In May 2021, Japan’s Ministry of Agriculture, Forestry and Fisheries (MAFF) launched the Green Food System Strategy (also called the Strategy for Sustainable Food Systems, MeaDRI) which outlines the government’s sustainability-focused goals and strategies related to food, agriculture, forestry and fisheries in Japan. It is the first sustainability focused strategy by MAFF, following on the heels of the development of the Agricultural Innovation Agenda by the US and the Farm to Fork Strategy by the EU.

The organic corner in a typical Tokyo supermarket is a very small share of the shelf space. Will the Green Food System Strategy allow organic products an opportunity to expand in Japan?

Why a Green Food System Strategy?

In recent years, the challenges facing Japan’s food, agriculture, forestry and fisheries industries has become even more acute. As Japan’s population ages, the number of farmers and fishermen is shrinking. Global warming has increased the frequency of natural disasters and changing temperatures are impacting the growing seasons and fishing patterns, making it difficult to maintain stable agricultural production.

These challenges are not unique to Japan. There is worldwide urgency to meet the SDGs and address environmental threats. Both the EU and the US have released policy agendas to address sustainability in agriculture and MAFF too saw the need for Japan needs to improve both productivity and sustainability in the field of food, agriculture, forestry and fisheries through a range of potential technological innovation from carbon sequestration and energy saving measures to precision farming, robotics, new plant breeding and application of AI to various functions throughout the distribution chain.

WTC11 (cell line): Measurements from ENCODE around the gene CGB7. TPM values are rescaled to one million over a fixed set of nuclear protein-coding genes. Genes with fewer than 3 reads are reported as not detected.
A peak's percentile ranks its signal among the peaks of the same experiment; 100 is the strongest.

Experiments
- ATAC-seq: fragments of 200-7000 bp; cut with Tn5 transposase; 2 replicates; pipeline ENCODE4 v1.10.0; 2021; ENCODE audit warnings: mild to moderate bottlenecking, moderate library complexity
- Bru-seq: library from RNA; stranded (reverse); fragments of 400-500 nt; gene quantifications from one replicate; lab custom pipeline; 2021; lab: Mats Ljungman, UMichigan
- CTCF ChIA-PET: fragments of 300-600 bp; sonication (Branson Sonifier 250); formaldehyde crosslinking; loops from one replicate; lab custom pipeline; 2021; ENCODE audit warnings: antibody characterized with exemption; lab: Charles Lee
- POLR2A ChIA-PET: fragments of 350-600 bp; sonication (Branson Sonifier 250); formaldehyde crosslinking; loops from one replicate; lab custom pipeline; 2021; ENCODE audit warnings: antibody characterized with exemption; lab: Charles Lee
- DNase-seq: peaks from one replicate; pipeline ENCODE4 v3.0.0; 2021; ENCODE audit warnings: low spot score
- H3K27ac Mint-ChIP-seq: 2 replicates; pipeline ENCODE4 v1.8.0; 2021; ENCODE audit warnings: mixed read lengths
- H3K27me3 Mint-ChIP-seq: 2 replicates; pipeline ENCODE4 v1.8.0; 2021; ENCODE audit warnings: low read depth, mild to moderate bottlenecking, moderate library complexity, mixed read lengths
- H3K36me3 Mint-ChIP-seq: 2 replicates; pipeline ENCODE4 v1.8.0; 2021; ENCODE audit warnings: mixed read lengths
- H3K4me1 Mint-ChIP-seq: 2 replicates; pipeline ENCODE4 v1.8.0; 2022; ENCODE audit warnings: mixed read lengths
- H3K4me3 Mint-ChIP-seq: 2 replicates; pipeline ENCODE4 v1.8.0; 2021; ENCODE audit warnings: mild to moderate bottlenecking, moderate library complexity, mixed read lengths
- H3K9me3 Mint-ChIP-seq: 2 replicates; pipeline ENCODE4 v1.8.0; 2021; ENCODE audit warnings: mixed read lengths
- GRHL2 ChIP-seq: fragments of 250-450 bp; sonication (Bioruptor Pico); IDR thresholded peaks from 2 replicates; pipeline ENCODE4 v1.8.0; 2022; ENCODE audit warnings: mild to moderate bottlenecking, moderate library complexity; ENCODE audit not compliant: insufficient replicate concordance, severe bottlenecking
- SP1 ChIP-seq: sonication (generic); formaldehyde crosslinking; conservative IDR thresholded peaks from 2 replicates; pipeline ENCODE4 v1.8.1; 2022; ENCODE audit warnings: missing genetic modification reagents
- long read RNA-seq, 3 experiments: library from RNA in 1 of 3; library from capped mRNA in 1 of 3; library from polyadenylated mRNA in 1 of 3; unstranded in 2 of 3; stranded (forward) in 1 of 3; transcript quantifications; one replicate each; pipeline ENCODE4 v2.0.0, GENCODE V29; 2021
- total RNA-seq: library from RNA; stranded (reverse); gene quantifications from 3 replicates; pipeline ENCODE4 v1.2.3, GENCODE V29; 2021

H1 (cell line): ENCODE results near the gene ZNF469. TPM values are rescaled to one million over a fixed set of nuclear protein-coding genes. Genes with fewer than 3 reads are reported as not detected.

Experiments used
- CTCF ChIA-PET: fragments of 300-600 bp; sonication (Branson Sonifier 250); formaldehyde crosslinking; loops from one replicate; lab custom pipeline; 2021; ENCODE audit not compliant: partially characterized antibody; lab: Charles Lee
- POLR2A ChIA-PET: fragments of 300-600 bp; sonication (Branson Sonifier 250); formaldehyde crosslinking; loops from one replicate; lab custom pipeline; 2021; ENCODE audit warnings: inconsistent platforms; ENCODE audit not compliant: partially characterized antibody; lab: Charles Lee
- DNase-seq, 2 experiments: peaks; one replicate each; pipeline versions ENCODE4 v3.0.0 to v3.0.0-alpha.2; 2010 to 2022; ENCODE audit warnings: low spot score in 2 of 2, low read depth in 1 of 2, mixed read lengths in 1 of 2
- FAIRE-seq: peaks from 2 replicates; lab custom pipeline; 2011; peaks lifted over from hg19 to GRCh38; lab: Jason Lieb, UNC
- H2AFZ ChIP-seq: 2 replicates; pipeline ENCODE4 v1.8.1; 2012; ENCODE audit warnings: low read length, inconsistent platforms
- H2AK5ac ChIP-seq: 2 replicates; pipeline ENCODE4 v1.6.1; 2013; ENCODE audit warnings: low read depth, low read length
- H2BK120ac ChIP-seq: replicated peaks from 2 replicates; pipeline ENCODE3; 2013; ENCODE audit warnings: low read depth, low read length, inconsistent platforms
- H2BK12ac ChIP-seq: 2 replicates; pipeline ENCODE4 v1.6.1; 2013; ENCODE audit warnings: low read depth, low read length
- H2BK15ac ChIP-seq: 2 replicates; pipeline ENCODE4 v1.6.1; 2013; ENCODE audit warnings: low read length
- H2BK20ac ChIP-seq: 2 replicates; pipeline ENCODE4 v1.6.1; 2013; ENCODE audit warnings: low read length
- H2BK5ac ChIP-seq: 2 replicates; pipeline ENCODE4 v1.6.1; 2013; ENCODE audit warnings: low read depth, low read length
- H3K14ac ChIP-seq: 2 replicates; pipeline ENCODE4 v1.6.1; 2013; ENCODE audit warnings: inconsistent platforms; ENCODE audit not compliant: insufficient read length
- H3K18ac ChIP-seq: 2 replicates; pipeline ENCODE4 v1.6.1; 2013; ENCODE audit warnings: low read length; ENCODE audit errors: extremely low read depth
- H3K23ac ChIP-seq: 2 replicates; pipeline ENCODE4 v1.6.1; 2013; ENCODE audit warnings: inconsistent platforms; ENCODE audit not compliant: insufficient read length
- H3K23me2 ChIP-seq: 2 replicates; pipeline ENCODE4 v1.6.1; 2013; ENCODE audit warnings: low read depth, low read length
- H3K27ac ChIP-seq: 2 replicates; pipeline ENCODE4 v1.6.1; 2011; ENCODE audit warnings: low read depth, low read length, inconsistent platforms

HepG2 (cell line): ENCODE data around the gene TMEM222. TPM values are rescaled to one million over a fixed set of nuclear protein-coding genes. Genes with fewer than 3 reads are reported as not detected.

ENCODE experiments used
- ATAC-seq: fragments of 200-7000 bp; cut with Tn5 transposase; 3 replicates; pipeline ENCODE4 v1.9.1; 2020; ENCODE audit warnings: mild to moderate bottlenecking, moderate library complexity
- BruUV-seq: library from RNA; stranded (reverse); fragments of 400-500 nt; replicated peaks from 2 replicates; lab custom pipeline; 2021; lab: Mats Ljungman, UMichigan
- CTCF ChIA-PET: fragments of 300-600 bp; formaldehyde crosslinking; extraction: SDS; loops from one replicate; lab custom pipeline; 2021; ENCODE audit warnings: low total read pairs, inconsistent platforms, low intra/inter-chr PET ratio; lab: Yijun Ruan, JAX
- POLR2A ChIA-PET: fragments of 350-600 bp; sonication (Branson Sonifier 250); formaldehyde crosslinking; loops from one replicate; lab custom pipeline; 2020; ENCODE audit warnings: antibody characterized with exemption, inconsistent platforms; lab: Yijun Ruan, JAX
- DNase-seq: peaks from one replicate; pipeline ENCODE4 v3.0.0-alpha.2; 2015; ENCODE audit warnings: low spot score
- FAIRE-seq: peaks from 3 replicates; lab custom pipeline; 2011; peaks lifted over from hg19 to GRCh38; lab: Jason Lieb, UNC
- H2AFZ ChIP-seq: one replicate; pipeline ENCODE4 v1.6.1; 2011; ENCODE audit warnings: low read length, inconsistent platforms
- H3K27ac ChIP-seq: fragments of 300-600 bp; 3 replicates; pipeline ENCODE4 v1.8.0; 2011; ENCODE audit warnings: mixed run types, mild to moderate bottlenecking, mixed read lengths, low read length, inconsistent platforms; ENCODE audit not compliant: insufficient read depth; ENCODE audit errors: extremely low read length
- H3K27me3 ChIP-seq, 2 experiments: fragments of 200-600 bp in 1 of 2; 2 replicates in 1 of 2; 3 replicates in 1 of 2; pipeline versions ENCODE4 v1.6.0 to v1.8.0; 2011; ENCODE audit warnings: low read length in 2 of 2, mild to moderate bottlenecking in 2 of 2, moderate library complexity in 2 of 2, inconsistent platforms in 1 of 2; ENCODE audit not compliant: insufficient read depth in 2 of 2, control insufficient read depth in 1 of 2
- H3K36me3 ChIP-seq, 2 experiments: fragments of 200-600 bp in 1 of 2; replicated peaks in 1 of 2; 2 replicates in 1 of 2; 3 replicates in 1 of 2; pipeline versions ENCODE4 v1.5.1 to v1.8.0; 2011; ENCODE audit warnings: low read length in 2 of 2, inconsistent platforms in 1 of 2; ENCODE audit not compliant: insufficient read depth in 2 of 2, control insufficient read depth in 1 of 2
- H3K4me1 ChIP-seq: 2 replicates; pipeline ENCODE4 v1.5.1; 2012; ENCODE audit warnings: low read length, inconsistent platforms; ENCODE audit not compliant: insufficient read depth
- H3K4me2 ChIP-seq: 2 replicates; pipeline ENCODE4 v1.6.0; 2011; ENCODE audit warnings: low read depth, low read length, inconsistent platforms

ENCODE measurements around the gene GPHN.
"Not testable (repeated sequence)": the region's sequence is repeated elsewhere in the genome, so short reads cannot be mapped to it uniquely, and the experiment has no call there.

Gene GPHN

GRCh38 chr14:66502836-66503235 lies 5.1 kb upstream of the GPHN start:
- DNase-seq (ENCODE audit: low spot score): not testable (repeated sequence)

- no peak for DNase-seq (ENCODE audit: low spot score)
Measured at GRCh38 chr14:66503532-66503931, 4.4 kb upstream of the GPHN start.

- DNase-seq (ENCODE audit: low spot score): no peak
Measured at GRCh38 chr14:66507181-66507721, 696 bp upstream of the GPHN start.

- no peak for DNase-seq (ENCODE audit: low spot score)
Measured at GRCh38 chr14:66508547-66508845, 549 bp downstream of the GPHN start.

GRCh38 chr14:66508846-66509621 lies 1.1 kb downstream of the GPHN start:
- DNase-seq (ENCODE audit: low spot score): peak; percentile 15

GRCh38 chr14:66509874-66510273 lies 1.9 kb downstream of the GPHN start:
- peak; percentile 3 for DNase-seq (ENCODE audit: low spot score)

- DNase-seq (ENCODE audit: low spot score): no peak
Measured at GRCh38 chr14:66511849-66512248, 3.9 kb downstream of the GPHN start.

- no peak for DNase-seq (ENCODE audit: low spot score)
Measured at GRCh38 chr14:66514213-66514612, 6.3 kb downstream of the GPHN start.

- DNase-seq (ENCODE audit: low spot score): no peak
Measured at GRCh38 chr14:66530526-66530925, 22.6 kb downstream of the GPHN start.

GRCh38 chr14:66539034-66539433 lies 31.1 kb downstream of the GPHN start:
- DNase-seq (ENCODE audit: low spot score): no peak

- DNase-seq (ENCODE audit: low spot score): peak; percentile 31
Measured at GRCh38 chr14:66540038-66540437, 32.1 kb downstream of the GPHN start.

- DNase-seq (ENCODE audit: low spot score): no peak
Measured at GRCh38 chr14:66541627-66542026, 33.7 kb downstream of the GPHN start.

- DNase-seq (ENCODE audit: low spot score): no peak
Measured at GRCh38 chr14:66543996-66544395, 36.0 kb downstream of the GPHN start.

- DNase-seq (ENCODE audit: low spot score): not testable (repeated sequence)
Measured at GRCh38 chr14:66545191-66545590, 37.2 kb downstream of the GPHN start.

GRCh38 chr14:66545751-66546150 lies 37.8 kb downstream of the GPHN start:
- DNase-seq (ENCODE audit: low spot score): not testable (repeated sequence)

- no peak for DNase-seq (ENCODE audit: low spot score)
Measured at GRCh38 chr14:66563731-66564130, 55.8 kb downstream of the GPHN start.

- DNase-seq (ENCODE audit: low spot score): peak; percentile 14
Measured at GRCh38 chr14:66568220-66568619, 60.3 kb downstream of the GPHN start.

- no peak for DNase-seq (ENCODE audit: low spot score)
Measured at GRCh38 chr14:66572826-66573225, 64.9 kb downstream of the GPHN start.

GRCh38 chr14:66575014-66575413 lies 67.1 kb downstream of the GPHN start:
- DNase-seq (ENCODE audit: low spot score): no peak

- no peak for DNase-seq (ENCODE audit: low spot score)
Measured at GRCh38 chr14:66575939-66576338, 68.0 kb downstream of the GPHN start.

Increasing organic farmland is a key goal of the Strategy

Among the numerous goals of the Strategy, one goal in particular caught the attention of many in the food and agriculture industry: to increase organic farmland to about 25% of the total by 2050.

As of 2020, only 0.5% of all farmland in Japan was organic. The Strategy aims increase this to by 50-fold in 30 years. This emphasis on organic farmland is in part driven by issues of sustainability and the SDGs, but there is another important factor. The Japanese government has set a target of 2 trillion yen in exports of agricultural, forestry, and fishery products per year by 2025 and 5 trillion yen by 2030. In 2021 exports were 1.2 trillion yen. To achieve these goals, it will be necessary to produce more organic agricultural products to meet the increasing demand for organic products in overseas markets.

Is it really possible to increase organic farmland to 25% Japan’s farmland?

There are a number of reasons why organic farming has not taken off in Japan. One practical reason is that Japan’s temperate and extremely humid climate results in many weeds and insects. Profitable organic farming under these climate conditions is very difficult.

To realize this ambitious goal, MAFF is planning to subsidize the development of weeding robots, soil diagnostic systems that utilize AI, and low-cost organic fertilizer production technology. MAFF is also considering tax incentives for food manufacturers and logistics companies that handle organic produce.

However, while MAFF has announced its target of 25% organic farmland by 2050 and has discussed several possible actions it can take, the Green Food Strategy still has not provided any annual numerical targets or specific action plans to achieve this goal by 2050. For this reason, some experts and farmers have questioned the feasibility of the organic farmland goal.

In the coming months we will be interested to keep tabs on the discussion and implementation of the Green Food System Strategy, particularly how the goals will be achieved and how they will be measured.

More specific details of the strategy can be found on the MAFF website and are summarized below.

Key Targets of Japan’s Green Food Strategy